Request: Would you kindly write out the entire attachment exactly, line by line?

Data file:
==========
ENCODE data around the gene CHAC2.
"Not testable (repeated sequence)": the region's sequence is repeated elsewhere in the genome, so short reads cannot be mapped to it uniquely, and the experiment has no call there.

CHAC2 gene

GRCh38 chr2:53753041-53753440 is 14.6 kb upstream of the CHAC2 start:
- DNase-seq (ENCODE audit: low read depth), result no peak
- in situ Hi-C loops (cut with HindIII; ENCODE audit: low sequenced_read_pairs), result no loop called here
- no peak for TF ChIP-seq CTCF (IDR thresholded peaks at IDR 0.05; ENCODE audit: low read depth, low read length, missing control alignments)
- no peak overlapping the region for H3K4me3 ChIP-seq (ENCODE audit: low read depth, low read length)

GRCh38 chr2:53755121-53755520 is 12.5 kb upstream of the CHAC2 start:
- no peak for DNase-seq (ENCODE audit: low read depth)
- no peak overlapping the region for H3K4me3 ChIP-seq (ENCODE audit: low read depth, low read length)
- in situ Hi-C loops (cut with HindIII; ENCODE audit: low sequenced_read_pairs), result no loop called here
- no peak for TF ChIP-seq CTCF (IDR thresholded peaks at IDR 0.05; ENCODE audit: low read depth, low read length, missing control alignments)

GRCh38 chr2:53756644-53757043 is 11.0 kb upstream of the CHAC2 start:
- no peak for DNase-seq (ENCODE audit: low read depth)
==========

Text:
ENCODE data around the gene CHAC2.
"Not testable (repeated sequence)": the region's sequence is repeated elsewhere in the genome, so short reads cannot be mapped to it uniquely, and the experiment has no call there.

CHAC2 gene

GRCh38 chr2:53753041-53753440 is 14.6 kb upstream of the CHAC2 start:
- DNase-seq (ENCODE audit: low read depth), result no peak
- in situ Hi-C loops (cut with HindIII; ENCODE audit: low sequenced_read_pairs), result no loop called here
- no peak for TF ChIP-seq CTCF (IDR thresholded peaks at IDR 0.05; ENCODE audit: low read depth, low read length, missing control alignments)
- no peak overlapping the region for H3K4me3 ChIP-seq (ENCODE audit: low read depth, low read length)

GRCh38 chr2:53755121-53755520 is 12.5 kb upstream of the CHAC2 start:
- no peak for DNase-seq (ENCODE audit: low read depth)
- no peak overlapping the region for H3K4me3 ChIP-seq (ENCODE audit: low read depth, low read length)
- in situ Hi-C loops (cut with HindIII; ENCODE audit: low sequenced_read_pairs), result no loop called here
- no peak for TF ChIP-seq CTCF (IDR thresholded peaks at IDR 0.05; ENCODE audit: low read depth, low read length, missing control alignments)

GRCh38 chr2:53756644-53757043 is 11.0 kb upstream of the CHAC2 start:
- no peak for DNase-seq (ENCODE audit: low read depth)